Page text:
So, Turkey's aspiring dictator Recep Tayyip Erdogan (who is carrying out his own ethnic cleansing against the Kurds) exploits the Srebrenica genocide in vulgar manner and calls the Dutch "Nazis".... while the actual Dutch neo-fascist Geert Wilders happily exploits the resultant anti-Turkish backlash, wedding outrage against Erdogan to his xenophobic agenda and harnessing it to propel his bid to become the Netherlands' prime minister. Could this possibly be any more fucked up?
The Hague Court of Appeals ruled Dec. 18 that Royal Dutch Shell can be sued in a Dutch court for their involvement in oil spills in Nigeria. The ruling stems from a suit brought by four Nigerian farmers that claimed Shell and its Nigerian subsidiaries were responsible for oil leaks leading to their lands being damaged. In a statement explaining their reasoning for their decision, the Court of Appeals said, "It cannot be established in advance that the parent company is not liable for possible negligence of the Nigerian operating company."
At the July 11 ceremony marking the 20th anniversary of the Srebrenica massacre in Bosnia-Herzegovina, Serbia's Prime Minister Aleksandar Vucic was chased off by stone-throwing protesters—the first violence at the annual commemoration. He later said he was hit in the face with a rock (although he was not injured) as the crowd chanted "Kill, kill" and "Allahu Akbar!" At issue is Serbia's official denialism on whether the massacre of more than 8,000 unarmed Bosnian Muslims after the town fell to Bosnian Serb forces in July 1995 constituted "genocide." Vucic wrote up a open letter for the ceremony that said: "Serbia clearly and unambiguously condemns this horrible crime and is disgusted with all those who took part in it and will continue to bring them to justice." But it (pointedly) did not use the word "genocide." The New York Times notes that Bosnian Muslims still recall Vucic's bloodthirty statement during the 1992-95 war that for every dead Serb, 100 Muslims should be killed. But much more to the point is that Serbia's government last week asked Russia to veto a UN Security Council resolution that would formally designate the Srebrenica massacre an act of genocide. (Jurist, July 5) On July 8, Russia obliged, with Moscow's Ambassador Vitaly Churkin calling the UK-drafted text "confrontational and politically-motivated." In Sarajevo, Munira Subasic, the head of Mothers of Srebrenica, told AFP that Russia's veto made "trust and reconciliation impossible." She added: "Russia is actually supporting criminals, those who killed our children. By deciding [to veto] Russia has left the door open for a new war." (Al Jazeera, July 9)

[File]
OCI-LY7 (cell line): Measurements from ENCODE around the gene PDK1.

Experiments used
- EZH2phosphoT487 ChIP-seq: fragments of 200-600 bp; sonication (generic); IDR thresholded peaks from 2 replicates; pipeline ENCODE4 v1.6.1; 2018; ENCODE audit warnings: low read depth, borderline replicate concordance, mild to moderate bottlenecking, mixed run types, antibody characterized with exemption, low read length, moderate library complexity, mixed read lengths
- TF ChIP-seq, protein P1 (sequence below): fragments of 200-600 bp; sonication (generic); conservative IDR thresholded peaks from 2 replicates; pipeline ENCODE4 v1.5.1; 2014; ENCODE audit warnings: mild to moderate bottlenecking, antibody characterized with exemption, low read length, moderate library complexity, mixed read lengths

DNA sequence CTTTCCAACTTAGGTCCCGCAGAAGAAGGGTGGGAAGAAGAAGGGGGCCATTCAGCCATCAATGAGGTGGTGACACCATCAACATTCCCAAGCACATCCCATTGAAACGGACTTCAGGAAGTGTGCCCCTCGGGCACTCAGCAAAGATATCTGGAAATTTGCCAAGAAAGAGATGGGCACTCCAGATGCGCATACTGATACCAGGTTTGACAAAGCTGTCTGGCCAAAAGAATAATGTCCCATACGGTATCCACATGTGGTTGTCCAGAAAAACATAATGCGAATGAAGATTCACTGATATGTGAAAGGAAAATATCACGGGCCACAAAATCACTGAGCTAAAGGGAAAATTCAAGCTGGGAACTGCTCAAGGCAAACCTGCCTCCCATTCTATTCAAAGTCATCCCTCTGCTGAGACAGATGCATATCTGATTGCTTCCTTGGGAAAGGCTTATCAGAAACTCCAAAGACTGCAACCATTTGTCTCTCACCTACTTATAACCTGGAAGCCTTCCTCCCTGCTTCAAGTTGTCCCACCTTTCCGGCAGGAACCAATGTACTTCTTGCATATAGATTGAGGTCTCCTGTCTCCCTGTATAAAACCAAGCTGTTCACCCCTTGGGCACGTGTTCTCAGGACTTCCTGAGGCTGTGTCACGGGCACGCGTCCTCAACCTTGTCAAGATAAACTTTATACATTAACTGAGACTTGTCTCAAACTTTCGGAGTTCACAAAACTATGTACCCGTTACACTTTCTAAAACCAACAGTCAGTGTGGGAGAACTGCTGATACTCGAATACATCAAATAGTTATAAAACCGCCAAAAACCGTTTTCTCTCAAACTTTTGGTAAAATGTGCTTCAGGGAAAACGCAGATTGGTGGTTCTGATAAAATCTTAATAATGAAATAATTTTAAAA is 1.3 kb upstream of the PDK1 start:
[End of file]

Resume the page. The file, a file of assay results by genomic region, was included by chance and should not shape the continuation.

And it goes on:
As ISIS forces penetrated the besieged north Syrian town of Kobani, setting off street battles with Kurdish defenders, Kurds across Turkey took to the streets in angry protests at Ankara's inaction. Authorities in the southern province of Mardin declared a curfew in six districts after clashes with police, but Kurds continue to take to the streets in defiance of the order. One young protester was killed in the southeastern city of Mus as police fired on demonstrators—some of whom were armed, by Turkish media accounts. In Diyarbakir, Turkey's largest Kurdish city, two were killed and 10 others injured as Islamist militants attacked Kurdish protesters, sparking a shootout. Protesters reportedly fired shots in the air in the eastern city of Batman. In Istanbul, police used tear gas and water canon to disperse angry protests in Kurdish neighborhoods, and clashes were also reported between demonstrators and Turkish nationalist gangs. One protester was shot in the head and critically injured in the city's Sarigazi district. In the Kadikoy neighborhood, human rights lawyer Tamer Dogan was badly wounded after being hit in the head by a tear-gas canister.
Venezuela has scored a win in its ongoing diplomatic and propaganda war with Uncle Sam. The most recent flare-up started July 24, when authorities in Aruba arrested Gen. Hugo Carvajal, a top Venezuelan official wanted in the US on drug trafficking charges. Carvajal had been military intelligence chief under the late Venezuelan president Hugo Chávez, and was accused by the US Treasury Department of using his position to protect cocaine shipments for Colombia's FARC guerillas. He had just arrived in Aruba after being appointed Venezuela's consul there—and was promptly detained at Washington's behest. Venezuela's President Nicolás Maduro called the detention a "kidnapping," and demanded Carvajal's immediate release. And three days later, a judge on the island found that since Carvajal had a diplomatic passport, his arrest was illegal. He was sprung and quickly made the short flight back to Venezuela. "He's returning free and victorious. It's a triumph for sovereignty and legality," president Maduro said, praising the "bravery" of the Dutch government. (The Guardian, July 28; BBC News, July 27; Maduradas, July 24)